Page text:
I don’t participate in a lot of online programs, but this one caught my interest because it’s a screaming good deal. There are some seriously good eBooks in this bundle — Well-Fed 2 and Easy Paleo Gelatin Treats are ones I use and love — and some excellent discounts from vendors like Honeyville, whose almond flour is divine, and Pure Indian Foods, who make fabulous ghee. I’ll be able to share more details when the sale goes live, but I encourage you to click the link above and check it out.

Buckwheat Coconut Pancakes

Buckwheat Coconut Pancakes | Paleo + Life

The end of the year is nearly upon us. I really want to stop and reflect on the changes in my life this year — but today is not that day. Instead, this week begins the blizzard of work that is preparing for the bar exam.

Bar prep is obviously all-consuming, but this blog is my happy space, and I want to keep it that way. Therefore there will be minimal mentions of it here. Just know that every moment not spent here or with the family is devoted to that monster. While I will definitely keep posting, I suspect I will tend toward the quick and dirty rather than the elaborate.

Which leads me to today’s recipe. These pancakes are adapted from a recipe Chris Kresser shared on his blog (which he in turn adapted from one by Stephen Guyanet). Of all the paleo pancake recipes I have tried to date, I think this one is my favorite. Even though it takes three days to make, it is totally worth it for the sourdough flavor. (Besides which, there’s hardly any work for the first two days).

The sour tang of the batter balances out sweeter toppings beautifully. I plan to serve these for Christmas morning, with a side of Figgy Pudding, and homemade sausages. I am looking forward to this breakfast even more than the holiday itself.

Buckwheat Coconut Pancakes (adaptation)


  • 1 cup raw buckwheat groats
  • 2 cups water, plus more
  • 3 eggs
  • 1/2 cup milk of choice
  • 1/2 teaspoon vanilla
  • 1/4 cup coconut flour
  • 1/4 teaspoon baking soda
  • 1/2 teaspoon nutmeg
  • pinch of salt


  1. Day 1: Place buckwheat groats in a small bowl; pour water over them to cover. Cover the bowl with a lid and let ferment overnight.
  2. Day2: Strain and rinse the buckwheat. (It will be sticky like oatmeal; this is expected.) In a high-speed blender, combine 1/2 cup of water with the rinsed buckwheat. Blend for about 15 seconds or until smooth. Rinse the bowl you used for the first fermentation, and return the mixture to the bowl. Allow to ferment overnight a second time.
  3. Day 3: Coat griddle or skillet with coconut oil; allow it to warm up over medium-high heat while you finish mixing the batter.
  4. In a medium bowl, beat the eggs. Combine eggs with buckwheat mixture, milk, and vanilla; stir thoroughly. Add the coconut flour, baking soda, nutmeg, and salt, stirring again until batter is well-mixed.
  5. Using a small ladle or 1/4 cup measure, pour batter onto hot griddle. Fry each cake until bubbles form and burst around edges, approximately 2-3 minutes. Flip and cook for another 1-2 minutes on the second side.



Ten Great Food Gifts

Toddler-Proof Holiday Tree | Paleo + Life

This is our 2014 Christmas tree, because the toddler is, well, a toddler.


At this point in my life, I am solidly in the camp of preferring experiences to “stuff.” Not that I don’t enjoy gifts when I receive them — Vera the Vitamix was my birthday pressie, after all — but what I want most is more time with and for the people I care about. A good dinner with my husband, or brunch with a friend, is far more tempting than any gift I could receive.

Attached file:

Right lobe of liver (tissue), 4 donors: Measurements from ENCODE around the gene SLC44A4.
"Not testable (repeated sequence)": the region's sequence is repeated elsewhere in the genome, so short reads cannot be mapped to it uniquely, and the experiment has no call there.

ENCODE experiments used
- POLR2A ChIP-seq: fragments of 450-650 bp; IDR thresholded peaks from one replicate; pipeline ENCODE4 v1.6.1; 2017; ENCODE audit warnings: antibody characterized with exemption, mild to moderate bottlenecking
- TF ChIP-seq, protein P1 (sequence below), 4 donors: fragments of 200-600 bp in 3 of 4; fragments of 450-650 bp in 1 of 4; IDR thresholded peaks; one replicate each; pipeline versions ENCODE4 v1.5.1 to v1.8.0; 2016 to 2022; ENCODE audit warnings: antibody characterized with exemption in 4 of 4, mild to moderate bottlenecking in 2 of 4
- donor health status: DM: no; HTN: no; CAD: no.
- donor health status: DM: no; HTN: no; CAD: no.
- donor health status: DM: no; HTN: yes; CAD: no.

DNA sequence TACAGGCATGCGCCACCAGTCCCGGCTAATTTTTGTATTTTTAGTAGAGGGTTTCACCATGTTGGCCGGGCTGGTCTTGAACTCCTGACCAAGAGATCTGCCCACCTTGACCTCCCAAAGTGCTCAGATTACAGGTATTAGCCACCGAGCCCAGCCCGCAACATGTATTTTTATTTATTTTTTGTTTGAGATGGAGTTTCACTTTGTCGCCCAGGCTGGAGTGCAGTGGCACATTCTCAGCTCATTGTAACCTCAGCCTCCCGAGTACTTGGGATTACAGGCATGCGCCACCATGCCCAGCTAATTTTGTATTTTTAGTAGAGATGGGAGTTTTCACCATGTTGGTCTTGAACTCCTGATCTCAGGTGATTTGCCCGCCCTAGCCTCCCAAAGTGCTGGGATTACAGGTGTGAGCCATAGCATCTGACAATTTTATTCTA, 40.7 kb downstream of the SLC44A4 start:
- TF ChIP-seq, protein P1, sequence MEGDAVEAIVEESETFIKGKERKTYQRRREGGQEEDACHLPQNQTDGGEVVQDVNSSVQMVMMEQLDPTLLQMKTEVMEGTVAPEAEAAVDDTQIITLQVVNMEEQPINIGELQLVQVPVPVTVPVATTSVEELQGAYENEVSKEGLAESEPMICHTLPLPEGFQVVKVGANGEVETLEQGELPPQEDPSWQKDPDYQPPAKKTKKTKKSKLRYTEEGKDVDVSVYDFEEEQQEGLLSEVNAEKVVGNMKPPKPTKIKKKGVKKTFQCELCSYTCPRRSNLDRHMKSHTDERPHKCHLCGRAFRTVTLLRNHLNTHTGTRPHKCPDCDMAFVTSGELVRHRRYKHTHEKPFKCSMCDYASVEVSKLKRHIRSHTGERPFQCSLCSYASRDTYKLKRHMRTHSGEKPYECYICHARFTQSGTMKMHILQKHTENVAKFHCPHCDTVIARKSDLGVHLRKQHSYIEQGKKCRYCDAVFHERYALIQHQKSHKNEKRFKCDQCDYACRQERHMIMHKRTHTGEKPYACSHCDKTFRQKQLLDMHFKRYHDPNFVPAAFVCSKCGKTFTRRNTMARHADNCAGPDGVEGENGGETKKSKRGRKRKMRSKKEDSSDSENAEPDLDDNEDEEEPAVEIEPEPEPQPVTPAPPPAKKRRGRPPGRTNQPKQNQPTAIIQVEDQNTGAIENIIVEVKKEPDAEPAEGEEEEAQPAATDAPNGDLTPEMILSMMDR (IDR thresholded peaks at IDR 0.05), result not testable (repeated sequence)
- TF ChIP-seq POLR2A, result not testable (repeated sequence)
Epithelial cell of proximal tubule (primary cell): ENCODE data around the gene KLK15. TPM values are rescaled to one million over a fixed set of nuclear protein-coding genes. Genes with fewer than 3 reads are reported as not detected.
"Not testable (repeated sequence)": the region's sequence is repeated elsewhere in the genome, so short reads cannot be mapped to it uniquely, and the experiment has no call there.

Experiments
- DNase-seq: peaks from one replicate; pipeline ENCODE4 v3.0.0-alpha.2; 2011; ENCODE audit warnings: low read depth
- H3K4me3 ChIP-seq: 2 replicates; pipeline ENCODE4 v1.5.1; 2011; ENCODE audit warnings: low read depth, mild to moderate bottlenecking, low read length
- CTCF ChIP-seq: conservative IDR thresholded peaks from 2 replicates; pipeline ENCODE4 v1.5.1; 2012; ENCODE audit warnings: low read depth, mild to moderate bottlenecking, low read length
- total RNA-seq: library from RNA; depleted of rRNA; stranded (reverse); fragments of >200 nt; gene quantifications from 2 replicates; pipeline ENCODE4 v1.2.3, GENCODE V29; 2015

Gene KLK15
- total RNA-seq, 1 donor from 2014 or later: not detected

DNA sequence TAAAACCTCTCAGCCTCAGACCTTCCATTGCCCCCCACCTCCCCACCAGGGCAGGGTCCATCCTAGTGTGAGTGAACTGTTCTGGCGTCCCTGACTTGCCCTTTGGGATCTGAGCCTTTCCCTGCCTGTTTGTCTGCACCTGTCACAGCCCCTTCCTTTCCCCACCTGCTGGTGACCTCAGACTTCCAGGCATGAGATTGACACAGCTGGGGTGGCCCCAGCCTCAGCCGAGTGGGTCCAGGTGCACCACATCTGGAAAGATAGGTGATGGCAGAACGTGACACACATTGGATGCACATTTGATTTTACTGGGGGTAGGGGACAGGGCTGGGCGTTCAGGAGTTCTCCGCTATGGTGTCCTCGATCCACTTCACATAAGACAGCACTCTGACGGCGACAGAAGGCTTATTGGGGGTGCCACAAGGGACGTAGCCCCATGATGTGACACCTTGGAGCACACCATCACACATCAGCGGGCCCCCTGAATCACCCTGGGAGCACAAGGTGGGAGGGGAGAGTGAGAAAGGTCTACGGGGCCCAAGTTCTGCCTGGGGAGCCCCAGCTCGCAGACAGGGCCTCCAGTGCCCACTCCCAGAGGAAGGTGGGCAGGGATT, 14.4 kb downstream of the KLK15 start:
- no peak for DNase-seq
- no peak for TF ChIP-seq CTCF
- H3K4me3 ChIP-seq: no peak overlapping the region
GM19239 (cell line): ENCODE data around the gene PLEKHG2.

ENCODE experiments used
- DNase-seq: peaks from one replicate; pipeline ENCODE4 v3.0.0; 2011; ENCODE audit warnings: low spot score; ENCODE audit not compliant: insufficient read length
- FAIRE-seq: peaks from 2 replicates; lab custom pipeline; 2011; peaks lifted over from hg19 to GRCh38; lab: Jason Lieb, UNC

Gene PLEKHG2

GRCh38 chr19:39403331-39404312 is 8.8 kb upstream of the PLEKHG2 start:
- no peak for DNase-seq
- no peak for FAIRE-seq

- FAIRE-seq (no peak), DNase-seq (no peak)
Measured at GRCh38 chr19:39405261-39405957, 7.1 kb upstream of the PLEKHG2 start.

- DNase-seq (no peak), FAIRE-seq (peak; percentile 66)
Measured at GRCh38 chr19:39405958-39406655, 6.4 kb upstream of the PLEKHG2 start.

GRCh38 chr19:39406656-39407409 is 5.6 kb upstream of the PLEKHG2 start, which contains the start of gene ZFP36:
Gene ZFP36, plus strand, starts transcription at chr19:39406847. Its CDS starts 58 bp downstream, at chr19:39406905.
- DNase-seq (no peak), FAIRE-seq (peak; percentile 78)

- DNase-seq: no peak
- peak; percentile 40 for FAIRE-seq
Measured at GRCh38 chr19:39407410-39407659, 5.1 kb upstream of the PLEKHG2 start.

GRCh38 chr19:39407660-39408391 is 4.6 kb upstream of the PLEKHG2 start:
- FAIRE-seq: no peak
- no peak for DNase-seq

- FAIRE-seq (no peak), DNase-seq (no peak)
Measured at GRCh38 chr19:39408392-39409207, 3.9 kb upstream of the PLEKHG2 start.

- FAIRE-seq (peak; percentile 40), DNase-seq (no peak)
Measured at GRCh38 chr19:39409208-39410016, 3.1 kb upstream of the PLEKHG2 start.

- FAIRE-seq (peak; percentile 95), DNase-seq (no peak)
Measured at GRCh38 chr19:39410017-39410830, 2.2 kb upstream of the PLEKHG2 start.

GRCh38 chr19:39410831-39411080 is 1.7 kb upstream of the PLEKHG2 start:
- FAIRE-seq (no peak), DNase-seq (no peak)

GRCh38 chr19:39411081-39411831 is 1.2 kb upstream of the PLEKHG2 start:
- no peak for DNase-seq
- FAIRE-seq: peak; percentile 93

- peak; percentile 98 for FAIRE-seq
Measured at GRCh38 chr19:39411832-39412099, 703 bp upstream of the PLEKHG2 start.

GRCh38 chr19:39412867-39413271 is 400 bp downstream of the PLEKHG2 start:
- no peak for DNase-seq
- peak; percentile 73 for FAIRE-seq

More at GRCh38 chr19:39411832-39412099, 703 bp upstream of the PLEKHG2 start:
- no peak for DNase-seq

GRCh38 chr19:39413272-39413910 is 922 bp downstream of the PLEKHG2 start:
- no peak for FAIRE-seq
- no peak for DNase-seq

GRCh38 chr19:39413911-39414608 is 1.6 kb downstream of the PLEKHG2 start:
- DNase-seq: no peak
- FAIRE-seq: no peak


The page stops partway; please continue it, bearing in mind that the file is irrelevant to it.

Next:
That said, my absolute favorite gifts to give and receive are food-related. I love it when someone takes the time to offer something tasty from their kitchen — it’s usually the sort of thing you wouldn’t think to make for yourself, and always delicious. Giving food gifts also makes me incredibly happy. I grow a good number of herbs in our garden, and because so much of our family is far away, I love being able to share a little bit of Oregon with them.

Here are my favorite Paleo + Life recipes for gift giving:

  1. Herb Infused Oils — I like to put these in beautiful bottles like these from Cost Plus World Market. Make multiple flavors, or do one jar of flavored oil and another of flavored vinegar.
  2. Blueberry Shiso Jam — because I don’t can, I like to make freezer jam instead. So in my kitchen, this is reserved for local gifts, which I package in plastic jam containers or mason jars.
    If you use Bonne Maman preserves, their jars are especially attractive and great to recycle as well.
    In any case, if you haven’t canned the jam, sure you let the recipient know that it should be used or frozen fairly quickly.
  3. Apple Sassy Applesauce — this can be packaged the same way as the jam above.
  4. Candied Pecans (part of my Figgy Pudding recipe) — this is a hard gift to part with, largely because I have to stop myself from eating them all(!). Again, Cost Plus has perfect containers.
  5. Peppery Spice Mix from my Spiced Summer Burger recipe — I just make up a big batch of the spice mix and put it in a jar; it works with a variety of meats, or with portobello mushrooms if you want to make it vegan. I like these fancy shaped jars.
  6. Cinnamon Spice Nut Butter — a trio of this, the blueberry jam, and the applesauce would make an absolutely killer present.
  7. Paleo No-Grain Granola — so easy to make (and eat,) big batches are a requirement. If you can stop yourself from eating it all, put together a few jars. Perhaps a trio with the original recipe and the suggested variations?
  8. Mango Citrus Salsa — Good citrus is available right now, and frozen mango can be found in most stores. This salsa goes really well with seafood or meat, and is full of healthy ingredients. With the New Year — and New Year’s resolutions — just around the corner, start them off right.